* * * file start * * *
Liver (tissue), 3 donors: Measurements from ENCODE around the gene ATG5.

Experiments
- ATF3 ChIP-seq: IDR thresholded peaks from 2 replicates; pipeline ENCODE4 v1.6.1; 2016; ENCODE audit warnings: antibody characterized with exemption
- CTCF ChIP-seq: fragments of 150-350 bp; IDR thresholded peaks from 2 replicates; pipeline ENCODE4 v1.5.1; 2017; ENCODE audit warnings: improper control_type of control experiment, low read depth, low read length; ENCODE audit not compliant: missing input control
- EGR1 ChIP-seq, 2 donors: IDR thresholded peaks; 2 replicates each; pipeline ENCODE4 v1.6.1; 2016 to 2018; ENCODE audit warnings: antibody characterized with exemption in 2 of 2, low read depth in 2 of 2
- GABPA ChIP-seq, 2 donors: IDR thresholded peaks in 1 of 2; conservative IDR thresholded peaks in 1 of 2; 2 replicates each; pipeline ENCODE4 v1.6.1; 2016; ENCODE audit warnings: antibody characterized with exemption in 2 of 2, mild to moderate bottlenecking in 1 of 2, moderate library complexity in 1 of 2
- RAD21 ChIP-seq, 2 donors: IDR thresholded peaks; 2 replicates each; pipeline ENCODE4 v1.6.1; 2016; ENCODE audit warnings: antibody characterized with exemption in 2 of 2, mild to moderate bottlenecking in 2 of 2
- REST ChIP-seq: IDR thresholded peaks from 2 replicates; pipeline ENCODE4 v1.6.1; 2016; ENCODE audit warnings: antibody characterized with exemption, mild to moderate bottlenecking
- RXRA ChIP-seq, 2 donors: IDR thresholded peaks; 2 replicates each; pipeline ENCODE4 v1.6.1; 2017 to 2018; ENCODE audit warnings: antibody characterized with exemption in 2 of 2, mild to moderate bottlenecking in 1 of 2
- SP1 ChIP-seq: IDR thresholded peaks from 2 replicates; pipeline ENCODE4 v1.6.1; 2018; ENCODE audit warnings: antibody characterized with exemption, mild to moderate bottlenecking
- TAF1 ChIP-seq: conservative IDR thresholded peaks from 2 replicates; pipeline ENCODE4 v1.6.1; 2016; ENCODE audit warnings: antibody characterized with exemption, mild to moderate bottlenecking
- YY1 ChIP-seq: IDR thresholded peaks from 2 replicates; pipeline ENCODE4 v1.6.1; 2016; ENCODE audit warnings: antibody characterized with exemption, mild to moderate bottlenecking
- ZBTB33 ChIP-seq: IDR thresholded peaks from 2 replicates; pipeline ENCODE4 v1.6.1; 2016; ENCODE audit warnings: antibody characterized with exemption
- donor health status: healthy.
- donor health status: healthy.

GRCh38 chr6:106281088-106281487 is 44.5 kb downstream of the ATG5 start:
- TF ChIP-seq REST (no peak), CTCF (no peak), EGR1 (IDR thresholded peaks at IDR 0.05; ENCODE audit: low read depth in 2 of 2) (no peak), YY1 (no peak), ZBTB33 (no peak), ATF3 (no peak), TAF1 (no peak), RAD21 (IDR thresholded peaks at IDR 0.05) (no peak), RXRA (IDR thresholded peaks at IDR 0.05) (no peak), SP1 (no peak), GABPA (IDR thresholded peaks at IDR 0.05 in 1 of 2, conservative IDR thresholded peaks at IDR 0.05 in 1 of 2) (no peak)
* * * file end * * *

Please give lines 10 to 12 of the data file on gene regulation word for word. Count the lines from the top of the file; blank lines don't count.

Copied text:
- SP1 ChIP-seq: IDR thresholded peaks from 2 replicates; pipeline ENCODE4 v1.6.1; 2018; ENCODE audit warnings: antibody characterized with exemption, mild to moderate bottlenecking
- TAF1 ChIP-seq: conservative IDR thresholded peaks from 2 replicates; pipeline ENCODE4 v1.6.1; 2016; ENCODE audit warnings: antibody characterized with exemption, mild to moderate bottlenecking
- YY1 ChIP-seq: IDR thresholded peaks from 2 replicates; pipeline ENCODE4 v1.6.1; 2016; ENCODE audit warnings: antibody characterized with exemption, mild to moderate bottlenecking